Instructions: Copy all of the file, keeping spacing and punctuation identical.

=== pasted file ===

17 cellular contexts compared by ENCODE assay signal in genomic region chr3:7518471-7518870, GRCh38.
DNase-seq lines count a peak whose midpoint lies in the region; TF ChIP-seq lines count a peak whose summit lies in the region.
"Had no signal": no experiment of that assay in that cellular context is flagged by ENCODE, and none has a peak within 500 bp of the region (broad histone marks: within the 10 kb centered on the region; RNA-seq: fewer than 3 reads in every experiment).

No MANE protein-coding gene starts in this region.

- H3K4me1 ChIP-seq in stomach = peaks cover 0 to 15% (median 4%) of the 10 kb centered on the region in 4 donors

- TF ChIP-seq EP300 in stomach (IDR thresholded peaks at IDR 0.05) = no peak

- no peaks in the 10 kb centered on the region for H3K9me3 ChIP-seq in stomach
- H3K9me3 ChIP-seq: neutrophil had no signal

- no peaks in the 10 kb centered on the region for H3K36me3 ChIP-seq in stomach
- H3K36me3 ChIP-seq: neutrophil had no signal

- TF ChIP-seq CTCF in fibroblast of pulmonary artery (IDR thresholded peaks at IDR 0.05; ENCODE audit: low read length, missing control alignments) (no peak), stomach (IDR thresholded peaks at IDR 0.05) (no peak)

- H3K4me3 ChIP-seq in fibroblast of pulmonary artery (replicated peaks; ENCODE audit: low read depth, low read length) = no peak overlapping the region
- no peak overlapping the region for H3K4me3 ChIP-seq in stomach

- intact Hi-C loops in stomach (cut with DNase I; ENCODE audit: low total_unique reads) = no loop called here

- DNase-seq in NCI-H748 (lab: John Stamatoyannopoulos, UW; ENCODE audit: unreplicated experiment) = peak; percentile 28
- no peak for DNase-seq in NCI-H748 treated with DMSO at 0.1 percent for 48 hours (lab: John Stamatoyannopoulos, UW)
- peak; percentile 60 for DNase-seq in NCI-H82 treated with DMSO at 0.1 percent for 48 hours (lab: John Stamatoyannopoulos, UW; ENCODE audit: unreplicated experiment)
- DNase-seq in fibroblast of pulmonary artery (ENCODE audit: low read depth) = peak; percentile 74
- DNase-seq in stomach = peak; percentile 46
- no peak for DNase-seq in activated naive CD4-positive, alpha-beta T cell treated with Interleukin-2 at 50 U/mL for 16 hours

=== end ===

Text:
17 cellular contexts compared by ENCODE assay signal in genomic region chr3:7518471-7518870, GRCh38.
DNase-seq lines count a peak whose midpoint lies in the region; TF ChIP-seq lines count a peak whose summit lies in the region.
"Had no signal": no experiment of that assay in that cellular context is flagged by ENCODE, and none has a peak within 500 bp of the region (broad histone marks: within the 10 kb centered on the region; RNA-seq: fewer than 3 reads in every experiment).

No MANE protein-coding gene starts in this region.

- H3K4me1 ChIP-seq in stomach = peaks cover 0 to 15% (median 4%) of the 10 kb centered on the region in 4 donors

- TF ChIP-seq EP300 in stomach (IDR thresholded peaks at IDR 0.05) = no peak

- no peaks in the 10 kb centered on the region for H3K9me3 ChIP-seq in stomach
- H3K9me3 ChIP-seq: neutrophil had no signal

- no peaks in the 10 kb centered on the region for H3K36me3 ChIP-seq in stomach
- H3K36me3 ChIP-seq: neutrophil had no signal

- TF ChIP-seq CTCF in fibroblast of pulmonary artery (IDR thresholded peaks at IDR 0.05; ENCODE audit: low read length, missing control alignments) (no peak), stomach (IDR thresholded peaks at IDR 0.05) (no peak)

- H3K4me3 ChIP-seq in fibroblast of pulmonary artery (replicated peaks; ENCODE audit: low read depth, low read length) = no peak overlapping the region
- no peak overlapping the region for H3K4me3 ChIP-seq in stomach

- intact Hi-C loops in stomach (cut with DNase I; ENCODE audit: low total_unique reads) = no loop called here

- DNase-seq in NCI-H748 (lab: John Stamatoyannopoulos, UW; ENCODE audit: unreplicated experiment) = peak; percentile 28
- no peak for DNase-seq in NCI-H748 treated with DMSO at 0.1 percent for 48 hours (lab: John Stamatoyannopoulos, UW)
- peak; percentile 60 for DNase-seq in NCI-H82 treated with DMSO at 0.1 percent for 48 hours (lab: John Stamatoyannopoulos, UW; ENCODE audit: unreplicated experiment)
- DNase-seq in fibroblast of pulmonary artery (ENCODE audit: low read depth) = peak; percentile 74
- DNase-seq in stomach = peak; percentile 46
- no peak for DNase-seq in activated naive CD4-positive, alpha-beta T cell treated with Interleukin-2 at 50 U/mL for 16 hours